However, I want to remind you that “proportionality” in war does not mean “roughly equal numbers of casualties on both sides.” It means that the risk to non-combatants has to be proportional to the military value of the target. Blowing up a civilian apartment building as an act of retaliation or revenge is not permitted, but blowing up a civilian apartment building which is also being used as a military headquarters or with rocket launchers on the roof might be. Is the death of five civilians along with a high level Hamas commander “proportional”? Sadly, the answer is probably yes, because the death of that Hamas commander will probably save many more civilian lives. But what about 50 civilians? Or 500?


When I was in Israel in the summer of 2014 during another Gaza-Israel war, our group met at an Iron Dome missile site in Ashkelon with retired Air Force General Israel Shafir, who was one of the pilots on the raid against the Osirak reactor in Iraq in 1981. Gen. Shafir explained how a fighter pilot decides whether or not to take out a target. He told us that the IDF attacks military targets exclusively and will call off an attack if the likelihood of many civilian casualties is present. He impressed me with his statement that preservation of human life, Israeli or Palestinian, is a key Jewish value and that failure to attempt to do so undermines the basic reason for Israel to exist -- which is to preserve not only Jewish lives but Jewish culture and values.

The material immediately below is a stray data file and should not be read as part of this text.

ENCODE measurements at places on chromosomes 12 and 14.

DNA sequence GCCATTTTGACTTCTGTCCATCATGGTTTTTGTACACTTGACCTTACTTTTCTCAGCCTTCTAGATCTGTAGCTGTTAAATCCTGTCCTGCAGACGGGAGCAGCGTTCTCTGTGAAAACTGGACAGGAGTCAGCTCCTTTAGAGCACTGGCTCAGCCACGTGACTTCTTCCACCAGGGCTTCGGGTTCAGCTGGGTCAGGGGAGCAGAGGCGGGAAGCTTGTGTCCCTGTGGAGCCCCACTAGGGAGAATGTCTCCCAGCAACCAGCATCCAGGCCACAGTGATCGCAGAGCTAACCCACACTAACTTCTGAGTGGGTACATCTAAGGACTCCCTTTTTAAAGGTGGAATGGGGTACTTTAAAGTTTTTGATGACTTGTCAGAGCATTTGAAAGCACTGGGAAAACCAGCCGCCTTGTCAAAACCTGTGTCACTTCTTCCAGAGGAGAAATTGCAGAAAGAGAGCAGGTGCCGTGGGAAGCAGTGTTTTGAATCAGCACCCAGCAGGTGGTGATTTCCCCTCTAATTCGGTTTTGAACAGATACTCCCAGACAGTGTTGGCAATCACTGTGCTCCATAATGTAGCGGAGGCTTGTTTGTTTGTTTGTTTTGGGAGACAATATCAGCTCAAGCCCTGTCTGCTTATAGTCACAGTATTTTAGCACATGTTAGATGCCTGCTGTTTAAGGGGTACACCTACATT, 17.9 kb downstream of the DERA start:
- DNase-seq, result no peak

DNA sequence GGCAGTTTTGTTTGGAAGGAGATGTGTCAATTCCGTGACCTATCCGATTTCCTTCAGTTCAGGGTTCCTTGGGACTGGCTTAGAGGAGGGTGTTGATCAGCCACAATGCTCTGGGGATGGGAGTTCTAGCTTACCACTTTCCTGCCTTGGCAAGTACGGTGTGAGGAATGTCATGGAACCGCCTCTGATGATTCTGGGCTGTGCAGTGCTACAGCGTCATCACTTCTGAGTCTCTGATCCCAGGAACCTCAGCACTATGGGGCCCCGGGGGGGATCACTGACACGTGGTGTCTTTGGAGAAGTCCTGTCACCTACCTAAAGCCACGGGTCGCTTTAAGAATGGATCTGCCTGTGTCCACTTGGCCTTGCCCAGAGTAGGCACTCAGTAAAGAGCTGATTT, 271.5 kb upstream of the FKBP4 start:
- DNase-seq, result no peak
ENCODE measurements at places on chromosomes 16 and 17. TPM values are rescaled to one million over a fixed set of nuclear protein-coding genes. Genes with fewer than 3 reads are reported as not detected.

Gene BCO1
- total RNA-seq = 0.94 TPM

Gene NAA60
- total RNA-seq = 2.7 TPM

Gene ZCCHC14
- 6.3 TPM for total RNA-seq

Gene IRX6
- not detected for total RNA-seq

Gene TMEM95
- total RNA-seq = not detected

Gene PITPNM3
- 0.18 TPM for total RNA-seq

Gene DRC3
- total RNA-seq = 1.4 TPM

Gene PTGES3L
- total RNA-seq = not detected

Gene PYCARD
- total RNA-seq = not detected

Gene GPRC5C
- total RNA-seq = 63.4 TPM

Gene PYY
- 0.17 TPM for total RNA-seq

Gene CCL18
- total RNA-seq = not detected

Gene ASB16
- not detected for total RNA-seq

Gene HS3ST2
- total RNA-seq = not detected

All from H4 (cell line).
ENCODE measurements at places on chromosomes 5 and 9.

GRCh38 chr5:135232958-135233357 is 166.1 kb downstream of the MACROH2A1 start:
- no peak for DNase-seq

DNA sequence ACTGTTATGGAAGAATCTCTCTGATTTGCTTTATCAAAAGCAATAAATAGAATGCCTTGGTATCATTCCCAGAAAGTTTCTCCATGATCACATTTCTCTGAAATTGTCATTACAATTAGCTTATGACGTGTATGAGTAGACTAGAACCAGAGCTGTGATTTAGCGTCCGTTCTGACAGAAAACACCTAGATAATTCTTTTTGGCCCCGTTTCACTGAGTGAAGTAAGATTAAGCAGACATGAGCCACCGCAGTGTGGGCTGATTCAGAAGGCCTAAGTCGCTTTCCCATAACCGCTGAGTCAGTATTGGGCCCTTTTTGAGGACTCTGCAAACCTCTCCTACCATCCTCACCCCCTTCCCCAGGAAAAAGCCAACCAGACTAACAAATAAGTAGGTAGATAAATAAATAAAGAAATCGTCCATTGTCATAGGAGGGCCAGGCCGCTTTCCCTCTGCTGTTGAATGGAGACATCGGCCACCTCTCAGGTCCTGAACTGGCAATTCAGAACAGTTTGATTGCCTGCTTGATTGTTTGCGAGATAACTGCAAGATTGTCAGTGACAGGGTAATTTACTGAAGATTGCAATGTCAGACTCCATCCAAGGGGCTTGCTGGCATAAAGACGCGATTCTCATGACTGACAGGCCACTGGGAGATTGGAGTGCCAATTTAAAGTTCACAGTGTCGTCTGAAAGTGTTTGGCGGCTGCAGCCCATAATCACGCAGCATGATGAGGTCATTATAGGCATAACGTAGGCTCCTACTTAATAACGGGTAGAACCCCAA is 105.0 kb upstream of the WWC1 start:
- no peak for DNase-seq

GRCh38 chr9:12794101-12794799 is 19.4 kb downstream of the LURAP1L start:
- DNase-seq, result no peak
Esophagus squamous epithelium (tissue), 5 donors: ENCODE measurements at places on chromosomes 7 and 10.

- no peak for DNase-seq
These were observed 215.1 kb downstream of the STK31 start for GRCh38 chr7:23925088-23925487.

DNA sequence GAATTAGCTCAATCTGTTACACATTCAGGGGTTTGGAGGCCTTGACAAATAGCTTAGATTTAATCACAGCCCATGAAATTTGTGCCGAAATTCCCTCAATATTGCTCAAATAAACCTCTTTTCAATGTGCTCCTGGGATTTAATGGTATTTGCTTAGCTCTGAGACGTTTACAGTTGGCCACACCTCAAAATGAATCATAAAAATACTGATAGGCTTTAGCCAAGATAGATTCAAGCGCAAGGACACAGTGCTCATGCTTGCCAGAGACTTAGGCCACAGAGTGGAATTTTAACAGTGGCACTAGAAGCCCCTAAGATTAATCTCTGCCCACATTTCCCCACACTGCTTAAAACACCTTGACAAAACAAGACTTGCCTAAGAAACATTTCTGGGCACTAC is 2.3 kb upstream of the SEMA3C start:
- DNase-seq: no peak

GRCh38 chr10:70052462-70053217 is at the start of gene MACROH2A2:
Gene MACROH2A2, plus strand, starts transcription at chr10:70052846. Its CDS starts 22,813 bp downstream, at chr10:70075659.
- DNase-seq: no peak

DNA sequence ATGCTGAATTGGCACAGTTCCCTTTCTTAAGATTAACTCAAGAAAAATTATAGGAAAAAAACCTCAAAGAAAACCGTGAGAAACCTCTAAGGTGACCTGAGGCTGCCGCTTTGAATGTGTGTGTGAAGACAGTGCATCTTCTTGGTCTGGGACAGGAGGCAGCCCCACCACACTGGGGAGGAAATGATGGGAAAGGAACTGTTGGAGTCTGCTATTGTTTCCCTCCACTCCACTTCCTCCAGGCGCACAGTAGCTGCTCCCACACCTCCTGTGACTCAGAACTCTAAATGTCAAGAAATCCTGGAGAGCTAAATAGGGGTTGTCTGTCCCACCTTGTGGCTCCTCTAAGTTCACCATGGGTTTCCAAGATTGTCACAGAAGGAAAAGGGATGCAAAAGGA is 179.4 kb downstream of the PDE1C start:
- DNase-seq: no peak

I will be taking a few days to recoup after the holidays and will be off Oct. 15 - 18. In view of the situation I had considered not going away but one of the things I have learned in my therapy over the last couple of years is that if I do not take care of myself I cannot take care of anyone else. The week after, I will resume my Thursday night Adult Education classes after minyan. On the second and fourth Thursdays I will once again be doing my series on “Contemporary Jewish Controversies.” For the first and third Thursdays I will be doing a series of three to five session mini-courses so I can cover a variety of subjects of interest to our members. If there is something you would like me to cover and you think it can lend itself to a mini-course of this type, please let me know.


As a reminder, I am having drop-in hours on Thursday afternoon from 2 to 4 at the shul. You do not need to make an appointment -- that would negate the whole point of drop-in hours -- but I’d urge you to check and make sure I am there regardless as sometimes there are unavoidable pastoral or other emergencies which might take me away from the building.


As always, if I can do anything for you or you need to talk, please contact me at rabbi@kehilatshalom.org or 301-977-0768 rather than through the synagogue office. I am happy to meet you at the synagogue by appointment. I have been spending more time in the synagogue recently but if you want to speak with me it’s best to make an appointment rather than assuming I will be there when you stop by.


L’shalom,




Rabbi Charles L. Arian